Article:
‘Kubla Khan’ is given to the public, it seems, ‘at the request of a poet of great and deserved celebrity’; but whether Lord Byron the praiser of ‘the Christabel’, or the Laureate, the praiser of Princes,1 we are not informed. As far as Mr. Coleridge's ‘own opinions are concerned', it is...
(The entire section is 608 words.)
SOURCE: Review of Christabel; Kubla Khan, a Vision; The Pains of Sleep, by Samuel Taylor Coleridge. Monthly Review 82 (January 1817): 22-25.
[In the following excerpted review, the unsigned reviewer describes “Kubla Khan” as “below criticism.”]
The fragment of ‘Kubla Khan’ is declared to have been composed in a dream, and is published as the author wrote it. Allowing every possible accuracy to the statement of Mr. Coleridge, we would yet ask him whether this extraordinary fragment was not rather the effect of rapid and instant composition after he was awake, than of memory immediately recording that which he dreamt when asleep? By what process of...
(The entire section is 329 words.)
SOURCE: Lowes, John Livingston. “The Sleeping Images.” In The Road to Xanadu: A Study in the Ways of the Imagination, pp. 356-402. Boston: Houghton Mifflin, 1927.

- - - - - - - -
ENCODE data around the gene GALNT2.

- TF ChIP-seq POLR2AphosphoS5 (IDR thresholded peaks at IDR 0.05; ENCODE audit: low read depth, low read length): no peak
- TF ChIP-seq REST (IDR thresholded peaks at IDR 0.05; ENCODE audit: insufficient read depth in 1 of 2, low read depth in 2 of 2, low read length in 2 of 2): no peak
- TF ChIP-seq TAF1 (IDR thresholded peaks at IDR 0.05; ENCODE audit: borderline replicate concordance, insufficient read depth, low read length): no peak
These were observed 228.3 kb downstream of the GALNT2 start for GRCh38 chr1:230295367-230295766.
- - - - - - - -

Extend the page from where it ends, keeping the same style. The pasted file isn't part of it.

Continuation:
[In the following excerpt from his book-length study of “Kubla Khan,” Lowes accepts Coleridge's contention that the poem was the product of an unconscious vision, and explicates the work's dreamlike imagery using evidence of the poet's reading.]
Coleridge's own account of the genesis of ‘Kubla Khan’ is as follows. It was first published in 1816, with the poem. [Coleridge later dreamed another poem—this time a quatrain. For his account of it see the Notes.1]
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SOURCE: Bloom, Harold. “‘Kubla Khan.’” In Coleridge: The Ancient Mariner and Other Poems, A Casebook, edited by Alun R. Jones and William Tydeman, pp. 217-20. London, England: Macmillan, 1973.